Genetic testing: What patients and caregivers understand and value
There’s been an explosion of information about genes, genetics and genomics since completion of the Human Genome Project in April 2003. Stories about remissions achieved through pharmacogenomics and immunotherapy and disease risk factors identified through genetic testing fill both online and offline media. Today, direct-to-consumer (DTC) genetic testing companies–which make kits available at between $100 and $200– have huge databases of genetic information. In fact, even if you have never used a kit, you may be able to be identified through these databases if distant family members have shared their genetic information. According to an article in Science, 60 percent of Americans of northern European heritage can be identified through these databases.1
Yet, recent research indicates that as genetic testing becomes integrated in the clinic, patients and caregivers may be left behind. Last year, Inspire conducted a study targeting Inspire patient and caregiver members from 15 Inspire communities in the areas of oncology, rare disease, autoimmune and chronic conditions. The fielded survey–asking members their insights, knowledge and experiences with genetic testing–returned 2,568 completed surveys.
Across the conditions, 36 percent of respondents had already received genetic testing and 88 percent wanted to get tested or obtain more genetic testing. Of those who had been tested, half had the testing based on their doctor’s recommendation.
On the whole, a high level of interest in genetic testing exists, including nearly 70 percent who indicated interest in gut biome testing and another 59 percent who wanted genetic counseling. Their reasons for the testing included “to learn more about myself” (79 percent), to accelerate medical progress (76 percent), to increase eligibility for genetically based clinical trials (58 percent), to learn about my ancestry (48 percent), and to connect with others with similar traits (32 percent).
Over 80 percent were willing to share genetic information with a doctor or researcher and 75 percent believed that their information could help them find better treatments for themselves or will lead to the discovery or development of new treatments in the future. However, only 30 percent indicated a willingness to share their information with insurance or with the pharmaceutical industry.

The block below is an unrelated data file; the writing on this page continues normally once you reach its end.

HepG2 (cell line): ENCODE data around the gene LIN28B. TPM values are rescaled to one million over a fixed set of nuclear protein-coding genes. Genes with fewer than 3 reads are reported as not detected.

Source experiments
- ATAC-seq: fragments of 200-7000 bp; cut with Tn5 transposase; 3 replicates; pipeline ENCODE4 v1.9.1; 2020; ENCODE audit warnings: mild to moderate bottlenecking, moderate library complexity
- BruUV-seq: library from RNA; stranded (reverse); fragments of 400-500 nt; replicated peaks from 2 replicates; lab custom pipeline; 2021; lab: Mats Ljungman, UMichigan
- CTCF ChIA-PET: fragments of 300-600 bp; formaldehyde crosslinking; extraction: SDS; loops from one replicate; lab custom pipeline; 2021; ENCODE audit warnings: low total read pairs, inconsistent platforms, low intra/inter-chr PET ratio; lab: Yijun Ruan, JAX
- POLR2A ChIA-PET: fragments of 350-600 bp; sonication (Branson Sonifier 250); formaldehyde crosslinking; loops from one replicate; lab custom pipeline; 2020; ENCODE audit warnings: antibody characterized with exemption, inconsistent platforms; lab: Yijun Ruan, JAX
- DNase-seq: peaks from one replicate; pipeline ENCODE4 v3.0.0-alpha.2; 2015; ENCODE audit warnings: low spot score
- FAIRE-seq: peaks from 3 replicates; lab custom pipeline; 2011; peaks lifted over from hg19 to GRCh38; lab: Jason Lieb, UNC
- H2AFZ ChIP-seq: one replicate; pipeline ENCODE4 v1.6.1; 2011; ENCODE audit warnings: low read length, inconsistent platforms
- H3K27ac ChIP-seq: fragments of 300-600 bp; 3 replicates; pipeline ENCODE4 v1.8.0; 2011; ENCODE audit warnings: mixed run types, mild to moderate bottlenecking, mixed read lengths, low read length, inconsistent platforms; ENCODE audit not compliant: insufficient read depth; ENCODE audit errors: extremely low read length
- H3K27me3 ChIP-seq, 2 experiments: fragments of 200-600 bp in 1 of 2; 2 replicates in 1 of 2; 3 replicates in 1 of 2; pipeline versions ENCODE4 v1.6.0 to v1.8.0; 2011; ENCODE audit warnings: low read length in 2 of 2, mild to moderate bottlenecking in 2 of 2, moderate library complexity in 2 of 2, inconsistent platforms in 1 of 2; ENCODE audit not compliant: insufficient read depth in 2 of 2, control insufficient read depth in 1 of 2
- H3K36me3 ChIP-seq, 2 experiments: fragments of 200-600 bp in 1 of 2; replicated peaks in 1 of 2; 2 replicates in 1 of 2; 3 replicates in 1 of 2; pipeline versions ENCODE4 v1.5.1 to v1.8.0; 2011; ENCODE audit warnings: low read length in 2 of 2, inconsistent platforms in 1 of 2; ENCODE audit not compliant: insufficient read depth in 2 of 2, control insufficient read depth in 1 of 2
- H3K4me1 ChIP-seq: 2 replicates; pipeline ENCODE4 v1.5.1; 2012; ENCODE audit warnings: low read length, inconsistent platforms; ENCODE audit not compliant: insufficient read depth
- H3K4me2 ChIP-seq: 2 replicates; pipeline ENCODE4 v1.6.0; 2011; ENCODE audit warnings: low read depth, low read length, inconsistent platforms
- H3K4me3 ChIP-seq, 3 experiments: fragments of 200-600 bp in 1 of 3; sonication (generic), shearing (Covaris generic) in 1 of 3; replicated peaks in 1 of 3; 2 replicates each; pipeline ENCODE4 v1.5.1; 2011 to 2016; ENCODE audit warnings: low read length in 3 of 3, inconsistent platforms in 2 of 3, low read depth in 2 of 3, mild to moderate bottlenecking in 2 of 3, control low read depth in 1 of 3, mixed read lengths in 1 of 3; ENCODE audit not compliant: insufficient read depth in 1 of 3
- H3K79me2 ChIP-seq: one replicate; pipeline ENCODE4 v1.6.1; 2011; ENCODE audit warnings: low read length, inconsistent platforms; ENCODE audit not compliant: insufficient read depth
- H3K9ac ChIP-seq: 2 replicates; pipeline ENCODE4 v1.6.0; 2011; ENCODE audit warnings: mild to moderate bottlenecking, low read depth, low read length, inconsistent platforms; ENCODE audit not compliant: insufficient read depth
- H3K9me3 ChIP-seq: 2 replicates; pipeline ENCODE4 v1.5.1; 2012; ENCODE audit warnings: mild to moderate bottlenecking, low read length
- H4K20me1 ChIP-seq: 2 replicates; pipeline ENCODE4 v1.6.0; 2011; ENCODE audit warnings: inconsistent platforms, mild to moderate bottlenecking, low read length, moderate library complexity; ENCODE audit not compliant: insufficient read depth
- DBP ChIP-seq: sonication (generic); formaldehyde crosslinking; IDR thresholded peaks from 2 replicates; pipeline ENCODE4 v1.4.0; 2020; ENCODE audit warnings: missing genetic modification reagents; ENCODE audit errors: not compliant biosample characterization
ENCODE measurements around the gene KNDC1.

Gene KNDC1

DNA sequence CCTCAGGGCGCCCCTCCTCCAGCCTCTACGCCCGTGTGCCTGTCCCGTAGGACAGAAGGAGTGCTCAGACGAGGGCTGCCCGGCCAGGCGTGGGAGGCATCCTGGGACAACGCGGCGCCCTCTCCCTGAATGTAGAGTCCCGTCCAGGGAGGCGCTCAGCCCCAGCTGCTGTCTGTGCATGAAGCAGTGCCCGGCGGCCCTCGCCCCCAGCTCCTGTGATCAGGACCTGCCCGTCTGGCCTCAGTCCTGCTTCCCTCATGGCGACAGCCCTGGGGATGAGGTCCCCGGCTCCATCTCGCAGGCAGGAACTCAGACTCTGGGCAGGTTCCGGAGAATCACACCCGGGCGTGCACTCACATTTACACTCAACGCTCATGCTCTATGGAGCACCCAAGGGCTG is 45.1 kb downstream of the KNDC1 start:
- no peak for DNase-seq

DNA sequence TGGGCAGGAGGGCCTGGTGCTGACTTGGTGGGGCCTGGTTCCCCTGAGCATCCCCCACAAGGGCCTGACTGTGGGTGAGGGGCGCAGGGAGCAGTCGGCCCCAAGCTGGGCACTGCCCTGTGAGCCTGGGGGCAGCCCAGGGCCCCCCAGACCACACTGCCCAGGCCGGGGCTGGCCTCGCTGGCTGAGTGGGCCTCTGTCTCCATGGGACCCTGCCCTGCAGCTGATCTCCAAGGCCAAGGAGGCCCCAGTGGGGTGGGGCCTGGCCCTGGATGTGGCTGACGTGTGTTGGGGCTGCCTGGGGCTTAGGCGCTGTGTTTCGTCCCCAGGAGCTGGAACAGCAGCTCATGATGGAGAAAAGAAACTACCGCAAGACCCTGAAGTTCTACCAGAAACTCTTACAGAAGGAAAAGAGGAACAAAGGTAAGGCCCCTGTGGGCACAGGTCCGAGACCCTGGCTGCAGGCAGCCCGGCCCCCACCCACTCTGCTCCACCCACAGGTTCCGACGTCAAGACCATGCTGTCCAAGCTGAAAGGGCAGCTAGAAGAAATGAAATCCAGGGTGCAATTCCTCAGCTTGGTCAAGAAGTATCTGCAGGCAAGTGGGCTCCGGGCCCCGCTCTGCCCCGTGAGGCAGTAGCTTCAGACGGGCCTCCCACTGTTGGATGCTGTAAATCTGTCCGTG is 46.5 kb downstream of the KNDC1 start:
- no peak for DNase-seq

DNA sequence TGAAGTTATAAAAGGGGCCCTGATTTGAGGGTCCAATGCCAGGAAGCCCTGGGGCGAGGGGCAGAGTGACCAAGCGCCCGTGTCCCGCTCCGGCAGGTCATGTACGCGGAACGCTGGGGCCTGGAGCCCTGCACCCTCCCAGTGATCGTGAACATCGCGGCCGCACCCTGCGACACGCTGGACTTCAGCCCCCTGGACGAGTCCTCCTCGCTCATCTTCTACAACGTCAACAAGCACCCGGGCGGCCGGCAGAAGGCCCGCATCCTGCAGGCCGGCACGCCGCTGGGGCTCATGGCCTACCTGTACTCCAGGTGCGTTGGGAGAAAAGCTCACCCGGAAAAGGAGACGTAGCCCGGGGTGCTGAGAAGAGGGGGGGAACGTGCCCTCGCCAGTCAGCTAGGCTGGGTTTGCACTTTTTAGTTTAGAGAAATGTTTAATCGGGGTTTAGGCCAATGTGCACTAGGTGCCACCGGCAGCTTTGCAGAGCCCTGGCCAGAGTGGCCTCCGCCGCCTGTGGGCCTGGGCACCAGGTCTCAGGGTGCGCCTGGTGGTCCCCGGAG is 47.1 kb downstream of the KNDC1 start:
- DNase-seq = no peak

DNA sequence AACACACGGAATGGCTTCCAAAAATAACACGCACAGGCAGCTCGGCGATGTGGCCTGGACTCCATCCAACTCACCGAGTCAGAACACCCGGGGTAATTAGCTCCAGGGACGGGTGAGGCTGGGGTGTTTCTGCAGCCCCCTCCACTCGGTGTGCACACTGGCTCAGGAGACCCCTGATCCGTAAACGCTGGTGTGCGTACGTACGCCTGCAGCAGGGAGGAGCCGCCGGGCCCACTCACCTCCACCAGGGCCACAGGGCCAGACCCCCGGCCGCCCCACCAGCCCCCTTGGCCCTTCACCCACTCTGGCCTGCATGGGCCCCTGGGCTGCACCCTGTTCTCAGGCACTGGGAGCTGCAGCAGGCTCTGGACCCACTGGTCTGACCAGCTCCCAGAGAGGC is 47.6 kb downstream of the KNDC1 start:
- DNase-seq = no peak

Perceived value of genetic information
Respondents most valued the discovery or development of treatment options for themselves or the disease overall. Those with rare diseases placed more emphasis in using their genetic information to help them find the right doctors. Generally, least important was using genetic information to find others like themselves.
The most passionate positive and negative feelings were expressed in open ended responses around how their genetic information would be used. Respondents communicated feelings ranging from open hostility, fear and anxiety and misunderstanding to sophisticated understanding and enormous hope.
Eighty-two percent of the respondents agreed with the statement “I understand the relationship between genes and health and 71% agreed with the statement “I am confident in my ability to understand information about genetic results.”
Yet, when asked about specific genetics related terms, participants had limited knowledge. Respondents had the most familiarity with the terms “whole genome sequencing” and “precision medicine” while 60 percent had never heard of “SNPs,” “Exomes,” and “Companion Diagnostics.” Patients diagnosed with cancer were the most knowledgeable, 48 percent indicating the most familiarity with these terms.
The pace of change in our knowledge of genes and their influence on health has been exponential. Since the Human Genome Project completion, a conjunction of government funding and new companies (created by researchers associated with the project and established pharmaceutical companies) has pushed the field of pharmacogenomics forward.
However, as industry has pressed on, public education in the sciences and specifically in genetics has not kept up. A review of the state standards on education about genetics and genomics calls 85% inadequate. Concepts like inherited genetic diseases and somatic genetic diseases are not covered, neither do curriculums cover how the environment impacts expression of genetic traits.2
Our research confirms a lack of knowledge but also intense interest in genetics and genetic testing. Based on the present findings we offer five recommendations to those interested in using genetic testing in their research.
First, when creating outreach materials to patients and caregivers the focus should be on education and transparency.
Second, foster trust and alleviate fear, specifically being clear and transparent as to how personal genetic data will be gathered and used.
Third, provide detailed explanations in plain language of clinical terms in informational materials and messages.
Fourth, the strong interest our respondents had in genetic counseling suggests that as part of testing, researchers should provide resources to help counsel patients to better understand their options and their results.
Fifth, in outreach materials include information about how testing can lead to targeted treatment and the development of new medications.
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